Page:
Vodka and app smugglers must be made to pay - or else exiled from Main Street
Published 02/05/2015 | 02:30
There's a woman who says to us, 'It's not easy to make a living on the side of a hungry street'. So true. Main Street Ireland is fighting to keep our towns, villages and cities open for business.
Even bookies are going broke. We saw Ivan Yates's Celtic Bookmakers go to the wall after the Celtic Tiger collapse. Now, Ladbrokes in Ireland has been placed in examinership due to "financial difficulties" which means there will be shop closures.
I like bookies. They always have an opinion and the good ones will spend some of the money we lose in our pub. It's called cash-back. Be careful. Too much betting is nearly worse than too much drink.
Lives have been ruined but there's a difference between moderation and addiction although there are many Puritans in this country who have trouble in making the distinction. Soon enough they'll be calling for a ban against drinking tea out of saucers because people like doing it.
Anyway, this bookie was being fiddled by one of his staff. The bookie caught the culprit in the act and when he asked why, the guilty party replied: "My father told me it was okay to rob bookies". And it's still going on. Are you robbing your local bookie?
We will make an analogy with another endangered species. There might well be truth in the rumour that your local publican could be minded and preserved by the World Wildlife Fund. All I can say is, ye'll miss us when we are gone.
This lad bought a glass of wine for his beloved. I charged him a fiver and he replied, "I can get this for a euro a glass up in the supermarket."
I'm getting crankier as the years go by and braver too, what with only the one child left in college. So I said to the man who was complaining, "Well why don't you go to supermarket see if Mr Aldi stays listening to you talking shite for the next two hours."
Yes, I can empathise with the Main Street bookies. Not High Street mind. High Street is an English expression. There is a High Street in Cork. Billy Morgan comes from around that part of the city.
I still can't figure out why he isn't managing his beloved county but let's call the town centre centrepieces Main Street. Although, come to think of it, "mean" as in being tight with money is pronounced "main" in most country places. But most shopkeepers are decent people doing their best against the net regulation and hidden charges.
Sorry for straying away yet again but I'm upset and I share the bookies' pain for I too am the victim of freeloaders. One of the worst crimes committed in this country is the smuggling in of naggins into pubs. The nagginers pour drops of vodka into their soft drinks when they think we're not looking. But we know from watching the nagginers staggering around after drinking one orange for three hours.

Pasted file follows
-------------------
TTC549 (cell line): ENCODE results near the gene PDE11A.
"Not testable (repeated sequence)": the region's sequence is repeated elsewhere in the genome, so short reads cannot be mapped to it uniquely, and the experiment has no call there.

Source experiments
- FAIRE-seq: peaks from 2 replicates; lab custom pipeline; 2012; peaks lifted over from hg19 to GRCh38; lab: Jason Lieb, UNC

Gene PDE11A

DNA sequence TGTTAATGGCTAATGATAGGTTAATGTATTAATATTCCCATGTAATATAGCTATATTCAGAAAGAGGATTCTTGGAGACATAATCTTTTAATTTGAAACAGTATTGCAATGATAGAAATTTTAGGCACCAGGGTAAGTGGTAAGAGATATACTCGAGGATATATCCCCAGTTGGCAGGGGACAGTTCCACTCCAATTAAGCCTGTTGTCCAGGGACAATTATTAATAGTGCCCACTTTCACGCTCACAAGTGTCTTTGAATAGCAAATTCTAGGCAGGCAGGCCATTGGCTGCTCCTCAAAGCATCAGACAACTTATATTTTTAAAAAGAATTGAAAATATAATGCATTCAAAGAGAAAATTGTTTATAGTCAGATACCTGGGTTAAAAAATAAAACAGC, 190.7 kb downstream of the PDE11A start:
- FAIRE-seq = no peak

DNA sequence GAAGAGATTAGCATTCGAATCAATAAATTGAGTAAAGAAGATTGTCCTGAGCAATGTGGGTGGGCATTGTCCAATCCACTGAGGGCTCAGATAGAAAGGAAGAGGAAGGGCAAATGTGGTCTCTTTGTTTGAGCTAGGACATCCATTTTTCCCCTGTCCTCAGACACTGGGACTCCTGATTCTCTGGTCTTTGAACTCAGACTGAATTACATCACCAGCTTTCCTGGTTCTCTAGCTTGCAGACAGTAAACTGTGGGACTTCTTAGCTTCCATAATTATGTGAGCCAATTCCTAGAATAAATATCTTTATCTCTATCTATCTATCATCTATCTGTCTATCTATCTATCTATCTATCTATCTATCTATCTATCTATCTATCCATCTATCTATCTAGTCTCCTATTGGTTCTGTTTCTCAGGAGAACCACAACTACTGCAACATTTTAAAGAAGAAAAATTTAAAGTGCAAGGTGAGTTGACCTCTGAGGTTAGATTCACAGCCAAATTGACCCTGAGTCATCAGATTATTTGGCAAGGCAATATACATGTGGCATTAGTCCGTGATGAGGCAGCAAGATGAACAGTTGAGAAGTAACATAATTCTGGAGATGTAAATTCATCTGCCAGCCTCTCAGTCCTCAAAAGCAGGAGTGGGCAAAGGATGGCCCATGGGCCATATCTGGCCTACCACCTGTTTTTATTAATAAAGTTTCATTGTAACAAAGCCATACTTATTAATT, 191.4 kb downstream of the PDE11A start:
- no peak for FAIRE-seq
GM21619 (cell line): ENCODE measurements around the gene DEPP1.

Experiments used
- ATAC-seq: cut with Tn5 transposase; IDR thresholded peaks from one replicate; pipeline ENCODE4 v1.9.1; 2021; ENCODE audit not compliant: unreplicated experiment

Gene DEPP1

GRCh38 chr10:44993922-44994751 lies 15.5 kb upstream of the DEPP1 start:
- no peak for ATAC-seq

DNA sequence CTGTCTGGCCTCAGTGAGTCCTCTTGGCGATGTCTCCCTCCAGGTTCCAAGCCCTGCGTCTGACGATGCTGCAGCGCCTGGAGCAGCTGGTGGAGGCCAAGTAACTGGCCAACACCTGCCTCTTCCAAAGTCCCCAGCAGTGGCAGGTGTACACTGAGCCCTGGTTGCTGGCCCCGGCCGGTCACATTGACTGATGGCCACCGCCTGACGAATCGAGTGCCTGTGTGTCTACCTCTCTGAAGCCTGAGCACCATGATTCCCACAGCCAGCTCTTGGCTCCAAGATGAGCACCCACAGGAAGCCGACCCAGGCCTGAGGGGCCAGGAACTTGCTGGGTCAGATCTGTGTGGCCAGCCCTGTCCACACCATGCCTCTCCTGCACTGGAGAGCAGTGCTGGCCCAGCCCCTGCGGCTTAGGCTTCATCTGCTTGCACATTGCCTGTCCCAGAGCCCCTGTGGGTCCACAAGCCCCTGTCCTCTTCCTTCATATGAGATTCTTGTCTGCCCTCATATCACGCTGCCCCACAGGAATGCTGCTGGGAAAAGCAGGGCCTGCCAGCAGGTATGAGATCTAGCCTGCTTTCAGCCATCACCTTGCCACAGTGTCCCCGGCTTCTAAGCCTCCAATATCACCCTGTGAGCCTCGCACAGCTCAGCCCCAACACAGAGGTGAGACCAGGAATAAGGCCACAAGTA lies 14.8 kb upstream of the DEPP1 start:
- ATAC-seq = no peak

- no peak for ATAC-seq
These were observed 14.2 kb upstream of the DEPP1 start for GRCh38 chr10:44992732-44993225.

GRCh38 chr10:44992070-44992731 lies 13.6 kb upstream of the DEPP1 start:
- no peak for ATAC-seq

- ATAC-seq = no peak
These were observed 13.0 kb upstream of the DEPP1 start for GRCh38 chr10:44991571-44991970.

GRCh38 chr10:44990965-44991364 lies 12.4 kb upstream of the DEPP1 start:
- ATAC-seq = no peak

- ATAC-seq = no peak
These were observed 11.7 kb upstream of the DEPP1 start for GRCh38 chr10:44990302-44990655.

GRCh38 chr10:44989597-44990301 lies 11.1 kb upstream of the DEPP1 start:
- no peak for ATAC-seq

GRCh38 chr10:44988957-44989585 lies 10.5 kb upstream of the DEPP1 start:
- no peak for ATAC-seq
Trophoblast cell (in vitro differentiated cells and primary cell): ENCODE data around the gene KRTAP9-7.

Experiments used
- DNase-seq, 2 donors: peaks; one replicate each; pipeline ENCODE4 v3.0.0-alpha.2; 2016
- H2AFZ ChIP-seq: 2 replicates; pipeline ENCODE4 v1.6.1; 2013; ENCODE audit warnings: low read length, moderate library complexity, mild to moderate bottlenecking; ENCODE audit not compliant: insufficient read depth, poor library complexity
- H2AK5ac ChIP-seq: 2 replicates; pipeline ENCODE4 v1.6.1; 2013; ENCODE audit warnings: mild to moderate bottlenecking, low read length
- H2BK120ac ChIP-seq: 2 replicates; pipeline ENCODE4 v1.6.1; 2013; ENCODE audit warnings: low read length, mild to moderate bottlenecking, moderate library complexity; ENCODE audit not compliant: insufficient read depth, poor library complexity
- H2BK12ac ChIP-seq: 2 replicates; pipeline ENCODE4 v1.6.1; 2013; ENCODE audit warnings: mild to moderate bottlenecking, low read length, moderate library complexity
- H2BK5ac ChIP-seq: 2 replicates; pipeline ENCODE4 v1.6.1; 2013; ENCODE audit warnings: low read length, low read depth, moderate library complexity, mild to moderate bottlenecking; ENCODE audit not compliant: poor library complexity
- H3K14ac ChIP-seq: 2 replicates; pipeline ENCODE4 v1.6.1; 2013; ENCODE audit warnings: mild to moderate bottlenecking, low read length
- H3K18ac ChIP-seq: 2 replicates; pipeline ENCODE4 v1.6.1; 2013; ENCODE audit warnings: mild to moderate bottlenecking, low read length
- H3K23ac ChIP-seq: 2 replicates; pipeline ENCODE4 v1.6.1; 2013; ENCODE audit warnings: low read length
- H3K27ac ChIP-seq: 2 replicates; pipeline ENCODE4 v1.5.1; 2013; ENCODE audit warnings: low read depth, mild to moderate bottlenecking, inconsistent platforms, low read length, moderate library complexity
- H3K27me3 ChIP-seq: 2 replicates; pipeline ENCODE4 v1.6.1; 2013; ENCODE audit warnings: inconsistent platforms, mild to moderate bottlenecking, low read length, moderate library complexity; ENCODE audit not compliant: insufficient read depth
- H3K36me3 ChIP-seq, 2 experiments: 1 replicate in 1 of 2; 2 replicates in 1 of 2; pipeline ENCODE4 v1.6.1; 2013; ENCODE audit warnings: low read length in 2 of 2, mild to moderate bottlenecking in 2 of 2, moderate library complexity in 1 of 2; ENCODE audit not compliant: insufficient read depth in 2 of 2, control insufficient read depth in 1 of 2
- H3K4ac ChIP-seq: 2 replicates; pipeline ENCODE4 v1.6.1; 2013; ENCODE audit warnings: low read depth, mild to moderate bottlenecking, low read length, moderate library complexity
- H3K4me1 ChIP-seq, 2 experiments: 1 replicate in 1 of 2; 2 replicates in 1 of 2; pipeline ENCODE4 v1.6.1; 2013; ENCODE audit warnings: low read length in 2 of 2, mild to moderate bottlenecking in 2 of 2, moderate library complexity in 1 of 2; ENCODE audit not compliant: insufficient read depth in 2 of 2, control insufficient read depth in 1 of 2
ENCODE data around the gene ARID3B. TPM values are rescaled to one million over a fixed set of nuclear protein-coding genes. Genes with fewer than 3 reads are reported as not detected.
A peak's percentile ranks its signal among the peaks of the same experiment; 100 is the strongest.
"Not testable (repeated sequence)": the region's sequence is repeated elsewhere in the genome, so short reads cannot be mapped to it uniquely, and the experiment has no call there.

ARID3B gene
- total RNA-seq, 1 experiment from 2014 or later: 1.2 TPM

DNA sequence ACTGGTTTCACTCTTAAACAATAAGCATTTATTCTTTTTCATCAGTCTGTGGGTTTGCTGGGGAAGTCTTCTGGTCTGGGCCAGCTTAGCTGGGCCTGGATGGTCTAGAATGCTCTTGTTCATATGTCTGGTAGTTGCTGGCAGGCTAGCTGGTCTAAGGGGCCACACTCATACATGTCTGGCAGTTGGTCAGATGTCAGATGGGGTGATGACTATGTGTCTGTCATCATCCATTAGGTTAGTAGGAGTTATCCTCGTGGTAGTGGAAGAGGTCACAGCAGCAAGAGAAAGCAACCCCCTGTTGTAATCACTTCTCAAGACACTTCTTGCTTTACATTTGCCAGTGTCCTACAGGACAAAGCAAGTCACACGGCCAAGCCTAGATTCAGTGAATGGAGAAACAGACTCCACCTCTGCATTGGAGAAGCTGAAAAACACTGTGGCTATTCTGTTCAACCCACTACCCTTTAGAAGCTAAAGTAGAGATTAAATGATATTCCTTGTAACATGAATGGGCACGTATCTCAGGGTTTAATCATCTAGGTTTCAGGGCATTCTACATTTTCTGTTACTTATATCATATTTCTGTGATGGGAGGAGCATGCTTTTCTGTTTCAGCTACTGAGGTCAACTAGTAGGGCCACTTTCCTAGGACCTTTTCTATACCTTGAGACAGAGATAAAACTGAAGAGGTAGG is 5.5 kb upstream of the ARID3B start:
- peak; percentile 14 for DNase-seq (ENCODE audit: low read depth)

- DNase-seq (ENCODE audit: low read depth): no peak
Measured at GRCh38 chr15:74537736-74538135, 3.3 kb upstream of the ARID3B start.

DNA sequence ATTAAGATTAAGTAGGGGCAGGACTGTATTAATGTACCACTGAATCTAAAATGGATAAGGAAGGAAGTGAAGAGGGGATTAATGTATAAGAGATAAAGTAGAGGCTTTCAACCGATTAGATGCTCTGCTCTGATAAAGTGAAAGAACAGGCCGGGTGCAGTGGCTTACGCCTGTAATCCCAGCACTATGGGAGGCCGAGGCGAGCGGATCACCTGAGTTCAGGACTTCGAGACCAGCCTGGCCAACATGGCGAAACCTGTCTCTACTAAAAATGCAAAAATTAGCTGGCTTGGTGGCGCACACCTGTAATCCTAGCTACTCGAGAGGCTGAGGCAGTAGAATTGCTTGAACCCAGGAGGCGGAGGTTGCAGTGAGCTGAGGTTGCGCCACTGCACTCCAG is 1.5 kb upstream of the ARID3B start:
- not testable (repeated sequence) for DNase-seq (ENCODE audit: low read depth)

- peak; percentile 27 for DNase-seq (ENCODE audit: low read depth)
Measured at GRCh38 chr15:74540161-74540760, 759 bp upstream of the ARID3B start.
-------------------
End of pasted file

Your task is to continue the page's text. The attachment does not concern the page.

The bookies too are hosting freeloaders. Here's how it's done. Robbing the bookies, that is. And I'm not talking about taking a few free pens or using the dockets to write out shopping lists.
I was watching in Eric and Berkie Browne's betting shop here in Listowel. This lad comes in and he's from out of town.
Full of himself with cufflinks and a dear shirt so well ironed he must have left it in the path of a bulldozer. He's wearing sunglasses indoors and his accent is somewhere between LA and BT. So he asks me if there's a coffee machine that does latte. Eric and Berkie do instanto and it's free.
Now I wouldn't mind if it was some poor misfortunate who is down on his luck. We live in tough times. The bookies is a resting place for those with little to do and nowhere to go and no money to spend when they reach nowhere to go.
The Brownes are good-hearted and do not begrudge the good people though Declan 'Bags' Sheehy, a key member of the firm, told me he saw a man eat seven packs of biscuits in a day and here's the twist, he asked for more. Declan reckons there would be a revolution in this country but for the bookies' drop-in centres.
So the lad with the pressed shirt pushes his glasses up on top of his head and starts at the phone. I put on the reading glasses and, as he's smal, I take a peep over his shoulder. The buck is backing Don Poli online. He's another form of Nagginer.
This smarmy git never probably never did any more work than to take the stones out of olives or pop the cork off prosecco bottles, while the Brownes are battling all hours against the odds.
So here's Eric and Berkie giving out more free food than a soup kitchen and this pup wearing pointy shoes and a purple pants has the cheek to start cheering on his horse out loud as if to say look at what a smart boy am I being deadly clever by catching the bookies twice.
It nearly put me off Punchestown, our second favourite meeting, so cannily and imaginatively managed by Dick O'Sullivan.
The cheek of that punter to cheer on a horse he backed in another place. It's like the old saying often used by us publicans to prevent drunks who have done their drinking in another establishment from singing in ours. "Do your sneezing where you got your snuff."
It's time the concept of corkage was brought into pubs and betting shops. It's even high time. If you are betting online in the bookies' or drinking cheap vodka in the toilets of our pubs well then we should be allowed to carry out searches.
Or is that going a small bit too far?